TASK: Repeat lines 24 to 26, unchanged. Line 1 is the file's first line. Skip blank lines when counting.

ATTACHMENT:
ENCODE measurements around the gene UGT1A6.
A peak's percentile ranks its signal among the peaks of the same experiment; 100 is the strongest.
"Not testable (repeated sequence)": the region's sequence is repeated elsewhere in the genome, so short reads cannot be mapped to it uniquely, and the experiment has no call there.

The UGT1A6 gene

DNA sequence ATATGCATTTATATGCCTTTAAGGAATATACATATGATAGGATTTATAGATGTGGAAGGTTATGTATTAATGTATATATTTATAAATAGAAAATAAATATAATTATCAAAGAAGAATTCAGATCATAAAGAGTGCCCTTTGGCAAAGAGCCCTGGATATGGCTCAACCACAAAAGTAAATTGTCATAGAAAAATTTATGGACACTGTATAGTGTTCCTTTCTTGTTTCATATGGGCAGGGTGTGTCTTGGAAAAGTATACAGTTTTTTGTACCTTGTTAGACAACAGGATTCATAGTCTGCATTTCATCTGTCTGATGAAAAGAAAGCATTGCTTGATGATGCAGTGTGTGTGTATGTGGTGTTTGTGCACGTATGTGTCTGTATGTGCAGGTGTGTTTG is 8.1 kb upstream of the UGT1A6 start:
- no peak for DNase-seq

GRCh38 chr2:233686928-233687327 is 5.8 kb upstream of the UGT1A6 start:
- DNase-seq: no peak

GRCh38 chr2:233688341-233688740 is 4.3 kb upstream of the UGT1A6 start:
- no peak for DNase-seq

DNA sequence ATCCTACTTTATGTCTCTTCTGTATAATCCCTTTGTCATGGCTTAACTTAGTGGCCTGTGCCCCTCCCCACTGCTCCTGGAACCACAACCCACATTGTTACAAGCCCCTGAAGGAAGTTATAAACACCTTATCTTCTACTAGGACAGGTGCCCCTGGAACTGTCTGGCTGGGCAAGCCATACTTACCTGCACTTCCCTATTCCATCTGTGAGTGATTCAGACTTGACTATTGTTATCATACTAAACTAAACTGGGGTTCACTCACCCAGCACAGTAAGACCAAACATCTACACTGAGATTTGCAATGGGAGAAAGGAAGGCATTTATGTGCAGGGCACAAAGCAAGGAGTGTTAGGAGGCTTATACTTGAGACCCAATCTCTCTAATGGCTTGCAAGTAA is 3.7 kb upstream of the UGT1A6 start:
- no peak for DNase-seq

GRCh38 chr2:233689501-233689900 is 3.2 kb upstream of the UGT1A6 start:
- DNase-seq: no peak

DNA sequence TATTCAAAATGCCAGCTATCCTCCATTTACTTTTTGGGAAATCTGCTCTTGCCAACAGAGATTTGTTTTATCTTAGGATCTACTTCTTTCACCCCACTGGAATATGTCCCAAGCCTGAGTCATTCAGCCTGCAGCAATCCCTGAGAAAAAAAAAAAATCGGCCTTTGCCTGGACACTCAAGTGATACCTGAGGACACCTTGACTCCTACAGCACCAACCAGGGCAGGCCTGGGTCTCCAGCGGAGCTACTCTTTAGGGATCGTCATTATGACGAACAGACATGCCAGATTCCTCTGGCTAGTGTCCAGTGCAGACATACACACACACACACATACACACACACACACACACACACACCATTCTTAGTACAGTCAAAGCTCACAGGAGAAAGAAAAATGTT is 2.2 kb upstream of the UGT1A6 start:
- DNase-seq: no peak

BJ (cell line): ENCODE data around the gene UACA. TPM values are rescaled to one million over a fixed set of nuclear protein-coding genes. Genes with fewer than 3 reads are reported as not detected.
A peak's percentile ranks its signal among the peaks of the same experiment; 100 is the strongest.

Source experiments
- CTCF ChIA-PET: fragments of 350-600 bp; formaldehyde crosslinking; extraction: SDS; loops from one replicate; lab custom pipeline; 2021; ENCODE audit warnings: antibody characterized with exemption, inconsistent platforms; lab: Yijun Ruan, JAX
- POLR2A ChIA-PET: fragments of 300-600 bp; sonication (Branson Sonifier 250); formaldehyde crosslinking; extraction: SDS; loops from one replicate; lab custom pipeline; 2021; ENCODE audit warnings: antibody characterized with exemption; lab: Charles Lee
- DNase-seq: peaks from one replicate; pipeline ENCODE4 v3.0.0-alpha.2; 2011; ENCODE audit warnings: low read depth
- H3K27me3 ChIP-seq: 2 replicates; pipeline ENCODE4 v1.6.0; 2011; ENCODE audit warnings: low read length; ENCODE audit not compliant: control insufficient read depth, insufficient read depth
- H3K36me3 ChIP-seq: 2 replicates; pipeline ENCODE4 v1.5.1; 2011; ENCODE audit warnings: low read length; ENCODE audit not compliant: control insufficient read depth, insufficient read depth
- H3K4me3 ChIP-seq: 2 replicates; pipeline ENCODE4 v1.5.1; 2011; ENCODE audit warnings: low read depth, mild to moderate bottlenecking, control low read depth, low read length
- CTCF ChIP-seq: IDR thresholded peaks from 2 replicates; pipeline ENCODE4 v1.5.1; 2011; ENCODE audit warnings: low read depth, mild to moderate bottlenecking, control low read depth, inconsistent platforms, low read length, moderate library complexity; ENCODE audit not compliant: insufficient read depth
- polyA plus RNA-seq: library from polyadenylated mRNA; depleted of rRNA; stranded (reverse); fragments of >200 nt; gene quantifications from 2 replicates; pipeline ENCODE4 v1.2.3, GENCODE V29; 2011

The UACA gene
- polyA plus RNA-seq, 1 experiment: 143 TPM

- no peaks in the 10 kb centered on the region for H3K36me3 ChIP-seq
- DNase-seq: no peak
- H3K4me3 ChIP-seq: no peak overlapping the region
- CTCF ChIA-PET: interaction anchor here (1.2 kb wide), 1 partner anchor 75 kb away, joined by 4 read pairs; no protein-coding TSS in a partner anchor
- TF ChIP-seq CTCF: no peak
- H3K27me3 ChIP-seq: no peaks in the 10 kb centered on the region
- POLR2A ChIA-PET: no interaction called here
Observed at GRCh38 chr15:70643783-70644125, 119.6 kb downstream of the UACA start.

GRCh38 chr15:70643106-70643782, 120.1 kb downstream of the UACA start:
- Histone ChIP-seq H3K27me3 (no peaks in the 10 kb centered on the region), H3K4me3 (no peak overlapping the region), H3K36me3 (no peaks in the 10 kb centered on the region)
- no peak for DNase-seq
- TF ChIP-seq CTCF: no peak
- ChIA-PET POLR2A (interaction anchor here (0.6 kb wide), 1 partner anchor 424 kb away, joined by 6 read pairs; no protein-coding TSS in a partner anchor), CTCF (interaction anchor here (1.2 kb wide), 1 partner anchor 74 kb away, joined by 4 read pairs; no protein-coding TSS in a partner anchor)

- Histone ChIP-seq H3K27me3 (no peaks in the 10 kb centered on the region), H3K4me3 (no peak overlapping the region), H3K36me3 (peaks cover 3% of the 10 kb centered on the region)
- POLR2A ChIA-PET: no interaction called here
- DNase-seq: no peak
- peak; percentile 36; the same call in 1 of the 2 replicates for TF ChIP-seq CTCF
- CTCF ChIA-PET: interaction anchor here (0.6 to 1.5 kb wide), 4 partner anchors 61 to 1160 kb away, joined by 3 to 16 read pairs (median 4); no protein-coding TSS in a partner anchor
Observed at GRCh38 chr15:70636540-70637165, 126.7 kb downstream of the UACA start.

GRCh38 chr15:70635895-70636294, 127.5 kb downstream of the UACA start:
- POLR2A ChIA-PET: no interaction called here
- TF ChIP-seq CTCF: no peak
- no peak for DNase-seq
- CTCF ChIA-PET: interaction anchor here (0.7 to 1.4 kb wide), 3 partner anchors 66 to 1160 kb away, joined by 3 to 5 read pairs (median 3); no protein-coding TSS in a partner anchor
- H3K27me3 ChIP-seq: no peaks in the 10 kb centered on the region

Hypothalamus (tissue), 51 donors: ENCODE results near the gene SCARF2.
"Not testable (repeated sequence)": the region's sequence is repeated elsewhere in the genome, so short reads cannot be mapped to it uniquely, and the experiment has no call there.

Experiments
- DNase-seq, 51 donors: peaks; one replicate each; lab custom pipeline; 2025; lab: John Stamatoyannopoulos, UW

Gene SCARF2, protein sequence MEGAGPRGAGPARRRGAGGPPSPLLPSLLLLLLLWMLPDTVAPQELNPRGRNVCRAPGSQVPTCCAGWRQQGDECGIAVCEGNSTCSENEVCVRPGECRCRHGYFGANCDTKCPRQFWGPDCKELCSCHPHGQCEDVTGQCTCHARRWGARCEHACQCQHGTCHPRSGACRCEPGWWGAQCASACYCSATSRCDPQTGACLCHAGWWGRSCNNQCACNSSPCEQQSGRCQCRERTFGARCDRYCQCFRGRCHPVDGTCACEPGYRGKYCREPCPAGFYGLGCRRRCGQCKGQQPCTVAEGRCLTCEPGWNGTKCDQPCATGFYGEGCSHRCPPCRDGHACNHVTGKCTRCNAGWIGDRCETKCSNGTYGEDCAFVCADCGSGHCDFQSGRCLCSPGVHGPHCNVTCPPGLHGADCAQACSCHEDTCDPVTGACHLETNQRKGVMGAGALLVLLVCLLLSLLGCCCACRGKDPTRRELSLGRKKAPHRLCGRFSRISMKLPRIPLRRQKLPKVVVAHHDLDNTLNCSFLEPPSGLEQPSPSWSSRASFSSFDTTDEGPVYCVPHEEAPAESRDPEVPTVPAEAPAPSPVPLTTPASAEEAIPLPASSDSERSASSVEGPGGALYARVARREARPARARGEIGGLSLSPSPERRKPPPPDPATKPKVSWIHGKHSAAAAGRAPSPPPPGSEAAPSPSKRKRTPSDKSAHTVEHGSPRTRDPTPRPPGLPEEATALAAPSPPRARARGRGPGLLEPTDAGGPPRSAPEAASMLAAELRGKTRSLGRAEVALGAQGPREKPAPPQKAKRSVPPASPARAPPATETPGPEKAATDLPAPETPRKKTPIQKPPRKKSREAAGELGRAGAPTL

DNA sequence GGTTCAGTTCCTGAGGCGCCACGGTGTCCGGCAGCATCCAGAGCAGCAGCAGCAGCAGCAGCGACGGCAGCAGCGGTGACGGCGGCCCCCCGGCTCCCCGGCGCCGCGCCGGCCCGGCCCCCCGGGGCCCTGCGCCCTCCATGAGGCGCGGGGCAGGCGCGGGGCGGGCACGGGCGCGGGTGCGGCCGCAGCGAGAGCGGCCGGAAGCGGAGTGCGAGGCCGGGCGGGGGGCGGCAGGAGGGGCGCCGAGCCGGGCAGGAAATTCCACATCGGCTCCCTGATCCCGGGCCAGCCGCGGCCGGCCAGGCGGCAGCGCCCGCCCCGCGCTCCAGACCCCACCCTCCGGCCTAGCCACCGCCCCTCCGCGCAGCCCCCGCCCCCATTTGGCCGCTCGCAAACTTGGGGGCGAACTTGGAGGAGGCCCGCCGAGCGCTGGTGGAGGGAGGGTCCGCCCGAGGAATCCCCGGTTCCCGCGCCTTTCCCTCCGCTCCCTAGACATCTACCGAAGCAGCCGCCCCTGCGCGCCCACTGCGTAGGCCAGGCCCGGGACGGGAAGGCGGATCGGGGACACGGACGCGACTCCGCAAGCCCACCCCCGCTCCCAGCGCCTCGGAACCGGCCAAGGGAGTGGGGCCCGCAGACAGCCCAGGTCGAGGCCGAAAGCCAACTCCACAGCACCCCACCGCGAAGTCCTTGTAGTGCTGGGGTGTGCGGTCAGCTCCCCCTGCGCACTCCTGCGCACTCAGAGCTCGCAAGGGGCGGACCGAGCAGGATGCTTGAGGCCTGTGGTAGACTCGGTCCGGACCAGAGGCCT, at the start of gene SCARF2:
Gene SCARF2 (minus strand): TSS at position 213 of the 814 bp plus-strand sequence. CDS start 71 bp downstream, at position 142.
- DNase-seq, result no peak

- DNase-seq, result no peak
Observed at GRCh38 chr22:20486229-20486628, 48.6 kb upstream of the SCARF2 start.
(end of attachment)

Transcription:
- H3K36me3 ChIP-seq: 2 replicates; pipeline ENCODE4 v1.5.1; 2011; ENCODE audit warnings: low read length; ENCODE audit not compliant: control insufficient read depth, insufficient read depth
- H3K4me3 ChIP-seq: 2 replicates; pipeline ENCODE4 v1.5.1; 2011; ENCODE audit warnings: low read depth, mild to moderate bottlenecking, control low read depth, low read length
- CTCF ChIP-seq: IDR thresholded peaks from 2 replicates; pipeline ENCODE4 v1.5.1; 2011; ENCODE audit warnings: low read depth, mild to moderate bottlenecking, control low read depth, inconsistent platforms, low read length, moderate library complexity; ENCODE audit not compliant: insufficient read depth